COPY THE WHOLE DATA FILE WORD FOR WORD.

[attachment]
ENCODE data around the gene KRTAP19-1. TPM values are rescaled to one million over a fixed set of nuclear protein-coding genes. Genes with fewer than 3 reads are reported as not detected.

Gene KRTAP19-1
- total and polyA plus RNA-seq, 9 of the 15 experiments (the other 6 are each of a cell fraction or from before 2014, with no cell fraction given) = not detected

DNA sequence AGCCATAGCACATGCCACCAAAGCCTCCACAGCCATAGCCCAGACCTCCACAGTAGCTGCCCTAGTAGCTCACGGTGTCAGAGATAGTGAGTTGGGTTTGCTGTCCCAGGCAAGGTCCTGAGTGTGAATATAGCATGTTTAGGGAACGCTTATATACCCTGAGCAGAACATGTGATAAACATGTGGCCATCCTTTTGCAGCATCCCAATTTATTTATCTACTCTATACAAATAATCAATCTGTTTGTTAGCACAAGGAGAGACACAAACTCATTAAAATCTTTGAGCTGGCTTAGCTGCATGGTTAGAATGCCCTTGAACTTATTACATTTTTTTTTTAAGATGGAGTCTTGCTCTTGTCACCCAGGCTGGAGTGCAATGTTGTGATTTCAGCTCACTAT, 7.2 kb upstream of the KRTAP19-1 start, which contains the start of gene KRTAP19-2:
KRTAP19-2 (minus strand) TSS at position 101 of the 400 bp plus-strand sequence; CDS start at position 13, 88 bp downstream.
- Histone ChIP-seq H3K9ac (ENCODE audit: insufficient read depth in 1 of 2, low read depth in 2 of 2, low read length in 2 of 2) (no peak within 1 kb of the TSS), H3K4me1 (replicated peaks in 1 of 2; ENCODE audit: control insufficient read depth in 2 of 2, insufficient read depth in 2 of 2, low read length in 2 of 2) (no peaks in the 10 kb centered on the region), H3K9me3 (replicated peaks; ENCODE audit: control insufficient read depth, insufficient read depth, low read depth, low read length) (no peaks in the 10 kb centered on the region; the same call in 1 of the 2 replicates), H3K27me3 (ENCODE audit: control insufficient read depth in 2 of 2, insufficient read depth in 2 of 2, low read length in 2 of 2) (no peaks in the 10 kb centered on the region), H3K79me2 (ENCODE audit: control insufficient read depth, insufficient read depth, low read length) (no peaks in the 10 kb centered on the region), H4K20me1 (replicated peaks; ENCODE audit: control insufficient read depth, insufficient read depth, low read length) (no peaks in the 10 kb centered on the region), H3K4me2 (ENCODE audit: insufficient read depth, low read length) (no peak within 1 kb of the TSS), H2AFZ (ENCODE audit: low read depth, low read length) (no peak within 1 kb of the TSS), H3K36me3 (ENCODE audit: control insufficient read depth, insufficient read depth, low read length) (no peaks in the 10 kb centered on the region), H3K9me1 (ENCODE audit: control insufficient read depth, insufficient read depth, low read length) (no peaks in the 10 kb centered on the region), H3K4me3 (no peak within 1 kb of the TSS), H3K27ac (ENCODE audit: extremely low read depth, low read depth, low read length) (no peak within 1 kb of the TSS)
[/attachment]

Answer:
ENCODE data around the gene KRTAP19-1. TPM values are rescaled to one million over a fixed set of nuclear protein-coding genes. Genes with fewer than 3 reads are reported as not detected.

Gene KRTAP19-1
- total and polyA plus RNA-seq, 9 of the 15 experiments (the other 6 are each of a cell fraction or from before 2014, with no cell fraction given) = not detected

DNA sequence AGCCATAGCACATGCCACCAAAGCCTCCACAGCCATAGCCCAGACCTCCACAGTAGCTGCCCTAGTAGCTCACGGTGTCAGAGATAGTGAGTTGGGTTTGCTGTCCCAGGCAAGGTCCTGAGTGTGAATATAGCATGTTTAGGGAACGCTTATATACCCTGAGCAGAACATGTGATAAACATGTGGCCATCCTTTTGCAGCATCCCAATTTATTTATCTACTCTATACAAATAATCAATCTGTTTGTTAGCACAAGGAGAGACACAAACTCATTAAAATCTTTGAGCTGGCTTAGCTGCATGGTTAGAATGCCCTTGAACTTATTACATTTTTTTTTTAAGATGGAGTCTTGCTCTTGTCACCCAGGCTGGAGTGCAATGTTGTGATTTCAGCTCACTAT, 7.2 kb upstream of the KRTAP19-1 start, which contains the start of gene KRTAP19-2:
KRTAP19-2 (minus strand) TSS at position 101 of the 400 bp plus-strand sequence; CDS start at position 13, 88 bp downstream.
- Histone ChIP-seq H3K9ac (ENCODE audit: insufficient read depth in 1 of 2, low read depth in 2 of 2, low read length in 2 of 2) (no peak within 1 kb of the TSS), H3K4me1 (replicated peaks in 1 of 2; ENCODE audit: control insufficient read depth in 2 of 2, insufficient read depth in 2 of 2, low read length in 2 of 2) (no peaks in the 10 kb centered on the region), H3K9me3 (replicated peaks; ENCODE audit: control insufficient read depth, insufficient read depth, low read depth, low read length) (no peaks in the 10 kb centered on the region; the same call in 1 of the 2 replicates), H3K27me3 (ENCODE audit: control insufficient read depth in 2 of 2, insufficient read depth in 2 of 2, low read length in 2 of 2) (no peaks in the 10 kb centered on the region), H3K79me2 (ENCODE audit: control insufficient read depth, insufficient read depth, low read length) (no peaks in the 10 kb centered on the region), H4K20me1 (replicated peaks; ENCODE audit: control insufficient read depth, insufficient read depth, low read length) (no peaks in the 10 kb centered on the region), H3K4me2 (ENCODE audit: insufficient read depth, low read length) (no peak within 1 kb of the TSS), H2AFZ (ENCODE audit: low read depth, low read length) (no peak within 1 kb of the TSS), H3K36me3 (ENCODE audit: control insufficient read depth, insufficient read depth, low read length) (no peaks in the 10 kb centered on the region), H3K9me1 (ENCODE audit: control insufficient read depth, insufficient read depth, low read length) (no peaks in the 10 kb centered on the region), H3K4me3 (no peak within 1 kb of the TSS), H3K27ac (ENCODE audit: extremely low read depth, low read depth, low read length) (no peak within 1 kb of the TSS)